all is well

Hello all. We want to say that everything is great, we're just not much for blogging these days. Between limited internet service, the fast pace of travel the last few months and a general desire to absorb our experiences, fully, before sharing, I'm giving myself a pass from blogging about our trip. 

I am keeping up with photos via Instagram, however. You don't need an Instagram account. Just go to this link on my website or directly to Instagram (my feed is public) and you should be able to see our regular photo updates. 

In two days, we celebrate our one year anniversary of departing the U.S. for our journey. We have only 35 days left exploring more of Ecuador, then we will be back in Los Angeles for the holidays and then some. 

Hope you are all well and happy. 

Blythe and John

more of this, somewhere else

more of this, somewhere else

Our first date was nearly 13 years ago. He took me to a beloved breakfast joint in Portland, Genie’s, that tried, unsuccessfully, to break onto the dinner scene in 2004. He was kind, open, communicative and intriguing. This was a real person. Someone who had a clear sense of who he was and what he wanted from life. I hadn't met many people like him, authentic and wholehearted. Oh, and mighty good-lookin'! 

peeling layers

Planning this journey as it unfolds has had many benefits. We leapt into the unknown without the comfort of a plan as our net and we've made up a journey full of meaning and memories along the way. Being able to untether from timelines, itineraries and commitments has been liberating. We've been free in nearly every sense, at least from the stories of our lives as Americans. A kind of freedom we cannot explore back home, burdened by society and rooted with jobs, a mortgage and all the attachments of life, the joyful and the obligatory. 

Nearly a year ago, I set an intention to gain a deeper sense of the idea of untethering during this journey. Could it be done? Would I like the feeling of living with heaping servings of uncertainty? Would I grow or shrink? 

today's to-dos

We’ve found the place where our daily to-do list is only a few lines long—exactly how we like it. It only took us 6,771 miles to find it. On my list today is: laundry, meditation and biking around aimlessly.
 

1. Laundry

Laundry is time consuming, though, also meditative. We only have a few pieces of clothing, so washing occurs somewhat regularly and it requires a basin of some sort, soap, ringing out of each piece and hanging it on the line. There is a laundromat here but the soap they use is potent and makes us itch.

what's the plan?

Update as of 6/29/17: We're going to skip Asia this time and finish out this journey somewhere between Ecuador and Northern Mexico before heading back to the U.S. No end date set, likely around Christmas. 

To the people who paid attention to our rough outline of six months in South America and six months in Asia, since we’re nearing the middle of our seventh month in South America and we’re in no rush—it’s time to offer an update.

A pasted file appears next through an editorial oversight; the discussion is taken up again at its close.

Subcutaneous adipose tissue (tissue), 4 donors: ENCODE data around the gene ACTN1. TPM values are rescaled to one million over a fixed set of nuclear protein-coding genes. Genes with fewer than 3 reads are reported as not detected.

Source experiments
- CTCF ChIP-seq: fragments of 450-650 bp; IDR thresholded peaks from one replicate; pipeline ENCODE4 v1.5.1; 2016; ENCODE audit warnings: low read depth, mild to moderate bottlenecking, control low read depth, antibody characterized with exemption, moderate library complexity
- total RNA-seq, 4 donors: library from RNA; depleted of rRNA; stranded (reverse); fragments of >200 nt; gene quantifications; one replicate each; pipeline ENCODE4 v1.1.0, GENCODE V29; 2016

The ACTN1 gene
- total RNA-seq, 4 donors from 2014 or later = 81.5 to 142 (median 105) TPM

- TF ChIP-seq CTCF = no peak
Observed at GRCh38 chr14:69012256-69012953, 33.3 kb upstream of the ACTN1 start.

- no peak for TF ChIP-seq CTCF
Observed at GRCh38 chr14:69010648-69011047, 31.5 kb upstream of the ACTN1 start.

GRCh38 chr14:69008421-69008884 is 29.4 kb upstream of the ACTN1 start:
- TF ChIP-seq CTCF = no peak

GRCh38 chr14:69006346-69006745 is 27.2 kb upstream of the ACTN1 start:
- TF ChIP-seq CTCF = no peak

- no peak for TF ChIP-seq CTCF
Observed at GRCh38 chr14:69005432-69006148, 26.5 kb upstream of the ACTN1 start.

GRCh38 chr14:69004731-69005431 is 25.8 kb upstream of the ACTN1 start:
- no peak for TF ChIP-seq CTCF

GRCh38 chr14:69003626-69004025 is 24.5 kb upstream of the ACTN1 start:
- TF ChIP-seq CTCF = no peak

First, thank you for taking note of the things we’ve said. That’s really cool of you.

We can’t offer a set itinerary but we can offer what we’re thinking which may change at any moment and at any time—and what I am thinking as compared to what John is thinking we still have to reconcile. This is my version of our loose plan moving forward.

unpacking in uruguay

After two weeks in Buenos Aries and five weeks in Uruguay (so far), we’ve found a town on the coast of Uruguay to call home for the next two months. As our families and friends are welcoming in the wonder and warmth of summer in the Northern Hemisphere, we’re heading back into winter. Our plans for an endless summer, foiled. And while it is chilly here, it is like winter in San Diego, California. We get rain and clouds, but plenty of sun. So we can’t complain. Or, more accurately, I can’t complain. John is fine wearing a tee-shirt in snow while I need a parka in 70 degrees.

We jumped down to this part of the world because the coasts of Ecuador and Peru, which we have every intention of getting to know well, were flooded with unusually harsh and destructive storms when we were in that part of the world. So, we popped down here and will work our way back up to Ecuador (which we saw very little of) between August and November. June and July will be spent in this quiet, nearly closed coastal town, surfing, reading, writing, biking and any other joys we can find to do.

great article on conscious travel

Article relevant to how John and I manage our impact and influence as we travel. I remember being in India in 2009, witnessing tourists haggle with locals on the price of something that if they paid full price, would pay $3USD for a beautiful handmade this or that when in the US it would cost $150. I never haggled. It felt counter to my desire to connect and walk lightly through the worlds of others.

We don't haggle now either, especially in situations where the artist or providers of service are local. We want our money to stay in the hands of the people who welcome us.

After seeing how some folks in the US treat foreigners with disdain and fear, we're grateful that the vast majority of people we've come across in South America welcome us with open arms (or at least, warm smiles).

It is our goal to do right by locals and the beautiful Earth they inhabit.

Click the photo to read full story from Pachamama.org. 

Click the photo to read full story from Pachamama.org.